I was around seven or eight years old. Those aching cries continue to run deep with shrilling echo in my ears. Agony of ‘KAKI’ was evident through her cries. I was too young to recognize things in right perspective at that tender age. As I grew up, it was not hard to know, connect and paint an honest picture to myself.
She was a usual visitor to our house in the village. I had seen her meeting my mother on a regular basis. Those meetings were generally aimed to share and get some solace from her ongoing grief and anxiety. She lived two houses next to ours. In a village, relationship hierarchy is well defined. By relation, she fitted in the definition of an aunt, ‘KAKI’ in our regional or local language. She was married for some years. She had no issues. I could see her busy the whole day. She was full of energy. She was cheerful and generally happy, as I could make out as a child.
The man to whom she was married was of unstable mind, as I perceived through his conduct. Their family had eight members, including two women in addition to her. Mostly, it was during early hours of the night, when I generally could hear her crying loudly with pain. This was more or less on very regular basis. Beating her with a cane and kicking her with legs by her husband was a regular ritual. Many a times, I was an eye witness to it. Rest of the members of the family used to be mute spectators. Rather, I used to get a feeling, as some of them appeared to be enjoying this. None of the family members came to her rescue. As I heard, even her parents were not ready to step in. Probably, they thought that after her marriage, they had nothing to do with it. And their responsibilities, no longer existed towards their daughter. Her pain and agony, I could feel throughout as scars in my memory. Life was a pain for her.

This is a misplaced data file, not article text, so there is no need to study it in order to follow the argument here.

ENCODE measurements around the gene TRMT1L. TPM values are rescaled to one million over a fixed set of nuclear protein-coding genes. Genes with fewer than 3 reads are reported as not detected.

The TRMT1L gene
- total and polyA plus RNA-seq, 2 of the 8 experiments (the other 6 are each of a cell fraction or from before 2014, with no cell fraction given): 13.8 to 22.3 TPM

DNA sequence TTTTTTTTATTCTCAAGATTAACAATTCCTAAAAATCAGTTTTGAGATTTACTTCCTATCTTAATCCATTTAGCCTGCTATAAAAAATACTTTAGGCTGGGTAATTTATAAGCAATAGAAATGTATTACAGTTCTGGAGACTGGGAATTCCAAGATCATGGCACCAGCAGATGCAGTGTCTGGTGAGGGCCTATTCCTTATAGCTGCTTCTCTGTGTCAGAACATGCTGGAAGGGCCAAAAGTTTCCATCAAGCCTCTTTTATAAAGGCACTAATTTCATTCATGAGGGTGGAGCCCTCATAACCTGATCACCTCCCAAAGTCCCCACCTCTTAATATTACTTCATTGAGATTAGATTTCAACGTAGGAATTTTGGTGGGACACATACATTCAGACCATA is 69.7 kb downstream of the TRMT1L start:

She was alone. No one was there to stand by her. Most of her meetings with my mother were full of tears. A day was not far, when she decided to end her life by jumping into the village well. She had no more stamina to compromise with her pain. She had had enough of it. She was no more ready to stand and withstand her misfortune. It had become unbearable.
Probably, that was the way; she chose to turn her wounds into wisdom through path of death. It looked like as if she knew quitting lasts forever.
I could hear whispers of fear in the family and its members. Strategy of cover up was ready to hide the lie. All activities were directed in hiding the truth. Death of the lady appeared to concern none.
I don’t wish to be lonely in my journey. I don’t wish to hold memories of her pain to myself. Otherwise, I will feel lonely. There is a realization; wounds do not heal with time. Wounds remain and they are never gone. Her pain reminded me of a very famous quote by Bernadette Mosal, “When men are oppressed it is a tragedy, when women are oppressed it is a tradition.” I had no doubt in my mind as a consequence of this sad episode that women’s slavery and her oppression have never been accidental; it has always been a man made tragedy.